On May 26, 1850, Armand-François-Marie de Charbonnel was consecrated Bishop of Toronto in the Sistine Chapel by Pope Pius IX. When he arrived in the city on September 21, he had his work cut out for him: tens of thousands of Catholics had arrived in the city in the past few years. He had to finish the Cathedral, find priests, build churches and schools, and advocate for a group who had very little.
In his first pastoral address to the Diocese (transcribed below), Bishop de Charbonnel made it clear that he was there to work for the people. During his short time as bishop he accomplished the goals he laid out for his episcopacy and more.
|The first pastoral address of Bishop de Charbonnel after his arrival in Toronto.|
October 3, 1850
Bishop de Charbonnel Fonds
On Saturday, the 21st of September, Dearly Beloved Brethren, We reached Toronto under the auspices of Our Blessed Mother Mary and of the Holy Apostle St. Mathew, in company with the Right Rev. D. Prince, Bishop of Martyropolis and Coadjutor to the Bishop of Montreal, together with several Reverend Gentlemen of the Lower Province.
Despite the uncertainty of our arrival, a large number of the faithful were already assembled on the shore, happy to greet their long-expected Bishop, and proceeded with Us to the Cathedral where We offered the Divine Sacrifice in order to thank the Almighty for all the favours He bestowed upon Us during Our long journey; and also to beg on Our knees, in the presence of the victim of propitiation substantially present on the Altar, that He might grant Us the Apostolic spirit; the spirit of holy Bishops; the spirit of the martyred Bishop, our illustrious predecessor.
The following day, having notified juridically to the Very Reverend J. Carroll, Administrator of the Diocese during the vacancy of the See, Our canonical institution as Bishop of Toronto, and Our Consecration by His Holiness Pope Pius IX., we took possession of Our See according to the rules of the Church, and celebrated a solemn Pontifical Mass.
At Vespers, We addressed Our dear Flock in a familiar allocution, chiefly to illustrate that it was not sufficient for a good Shepherd to enter into the Sheepfold by the door, - that is to say, by the election of the Supreme Pontiff, Vicar of Christ, - but that a good Shepherd should enter into the Sheepfold only to give life to his Sheep, "that they may have life, and may have it more abundantly;" and hence, that he should seek and find for them good pastures, know them, walk before them, and, if need be, give his own life for them.
Such, Dearly Beloved Brethren, is the good Shepherd; such was Jesus; such were the Holy Pontiffs at all times; such is Pius IX, on the See of Peter; such was your first Bishop; such We desire to be amongst you.
We have no other ambition, God is Our witness, but to give spiritual life to the souls who have been so unfortunate as to lose it by sin, and to increase it more abundantly in those who fortunately are living in the state of grace, with a pure conscience and the love of their God.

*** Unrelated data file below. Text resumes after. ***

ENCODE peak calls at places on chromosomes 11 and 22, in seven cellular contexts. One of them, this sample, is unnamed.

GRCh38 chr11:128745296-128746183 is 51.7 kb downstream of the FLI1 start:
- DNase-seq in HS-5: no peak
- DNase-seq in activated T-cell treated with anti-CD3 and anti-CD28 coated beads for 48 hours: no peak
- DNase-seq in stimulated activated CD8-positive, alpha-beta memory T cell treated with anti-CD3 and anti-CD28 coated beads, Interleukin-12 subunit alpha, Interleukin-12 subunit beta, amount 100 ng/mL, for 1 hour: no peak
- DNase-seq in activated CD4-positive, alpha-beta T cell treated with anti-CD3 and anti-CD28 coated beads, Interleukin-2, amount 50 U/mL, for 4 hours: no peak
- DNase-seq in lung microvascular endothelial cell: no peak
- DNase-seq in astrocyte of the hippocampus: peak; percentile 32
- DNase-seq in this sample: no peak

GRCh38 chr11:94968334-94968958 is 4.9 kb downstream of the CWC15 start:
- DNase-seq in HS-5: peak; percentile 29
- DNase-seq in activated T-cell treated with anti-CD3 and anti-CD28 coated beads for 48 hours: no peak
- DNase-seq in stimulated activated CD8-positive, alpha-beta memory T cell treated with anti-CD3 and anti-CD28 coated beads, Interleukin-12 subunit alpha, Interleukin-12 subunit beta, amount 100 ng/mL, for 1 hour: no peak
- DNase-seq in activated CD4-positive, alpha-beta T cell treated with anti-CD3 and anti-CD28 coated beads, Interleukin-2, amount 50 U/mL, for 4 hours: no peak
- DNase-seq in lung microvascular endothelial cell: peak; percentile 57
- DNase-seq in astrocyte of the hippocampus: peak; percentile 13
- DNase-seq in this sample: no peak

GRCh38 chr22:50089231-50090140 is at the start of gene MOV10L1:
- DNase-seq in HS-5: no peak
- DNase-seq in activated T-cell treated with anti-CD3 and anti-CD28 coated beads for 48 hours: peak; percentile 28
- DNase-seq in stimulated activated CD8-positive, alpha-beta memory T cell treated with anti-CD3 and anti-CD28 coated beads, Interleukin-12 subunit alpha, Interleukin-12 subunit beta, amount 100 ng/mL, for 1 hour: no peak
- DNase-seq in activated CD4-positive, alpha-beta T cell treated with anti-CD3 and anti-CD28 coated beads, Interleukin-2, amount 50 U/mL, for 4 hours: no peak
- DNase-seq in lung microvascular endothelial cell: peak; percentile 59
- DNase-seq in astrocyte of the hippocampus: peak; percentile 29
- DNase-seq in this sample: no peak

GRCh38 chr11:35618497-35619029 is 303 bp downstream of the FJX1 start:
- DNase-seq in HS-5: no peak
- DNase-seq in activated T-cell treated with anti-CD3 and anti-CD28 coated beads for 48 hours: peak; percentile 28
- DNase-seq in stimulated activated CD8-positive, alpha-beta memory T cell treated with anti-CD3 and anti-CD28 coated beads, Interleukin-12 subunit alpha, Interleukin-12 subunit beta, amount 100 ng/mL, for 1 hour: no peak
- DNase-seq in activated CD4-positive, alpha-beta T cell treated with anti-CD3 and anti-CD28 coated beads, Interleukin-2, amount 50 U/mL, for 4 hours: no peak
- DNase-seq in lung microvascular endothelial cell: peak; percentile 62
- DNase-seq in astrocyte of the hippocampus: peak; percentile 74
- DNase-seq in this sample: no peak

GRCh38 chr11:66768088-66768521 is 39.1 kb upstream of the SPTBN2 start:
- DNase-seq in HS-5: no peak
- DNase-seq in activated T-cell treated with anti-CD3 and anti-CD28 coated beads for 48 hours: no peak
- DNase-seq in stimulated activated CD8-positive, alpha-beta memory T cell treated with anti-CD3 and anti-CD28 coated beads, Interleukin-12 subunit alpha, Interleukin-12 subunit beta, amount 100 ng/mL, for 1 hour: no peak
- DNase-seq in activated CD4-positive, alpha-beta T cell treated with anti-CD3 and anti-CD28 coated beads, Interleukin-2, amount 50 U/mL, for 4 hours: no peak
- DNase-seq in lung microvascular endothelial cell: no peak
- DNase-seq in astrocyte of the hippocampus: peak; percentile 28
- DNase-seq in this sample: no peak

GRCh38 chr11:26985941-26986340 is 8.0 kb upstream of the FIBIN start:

Poor Sinners! you, above all, are the objects of Our most anxious solicitude. As the good Shepherd of the Gospel, We will leave for a time the Sheep already gathered in the Sheepfold, in order to find you and bring you back in triumph, to the great joy of Heaven.
But in order to give life to souls, and augment it the more by the exercise of the holy Ministry, We will endeavour to multiply the number of the zealous Missionaries of this vast Diocese: for, "The Harvest is abundant, but the labourers are few." With holy Pastors will be multiplied the Houses of Public Prayer, of the Sacraments, of religious instruction, and all the inestimable benefits of the sacerdotal Ministry.
Let us pray, therefore, Beloved Brethren, the Master of the harvest that He may send us fellow-labourers in proportion to our wants.
We have found some already; but as we need more, We have lately sent to Ireland one of them to procure others, and since Our arrival, We confided to his care the great work of preparing for the Sanctuary those precious children elected from above to become labourers in the Vineyard of the Lord.
We shall know them, and you also, Beloved Brethren, as We intend to commence as soon as possible a general visit, it being the duty of a good Shepherd to know all his flock. In the meantime, we shall begin by visiting the Episcopal City; then all the Missions throughout the Diocese. And how sweet will be the fatigues that will bring Us in the midst of you.
May God grant Us to walk before you in the Country as well as in the City, affording unto you the example of all Christian and Apostolical virtues; examples of faith, religion, humility, obedience, abnegation, charity, zeal; - example indeed is a language understood by all; its eloquence is most powerful: teaching by words is long - teaching by actions is short; words may move - examples subdue.
By the present Letter We renew the powers of all the Missionaries, and We feel happy to have this opportunity of apprising them that the Very Rev. J. Carroll, late Administrator of the Diocese, has willingly consented to continue with Us, as Vicar General, an administration which has proved so useful to the diocese and as laborious as it was honourable to him.
This letter will be read, at Mass, in all the Churches and Chapels on the first Sunday after its reception, and after Mass the three Pater, Ave, and Gloria Patri, already ordered by Our first letter, will be recited for the last time, with the intentions expressed in the present.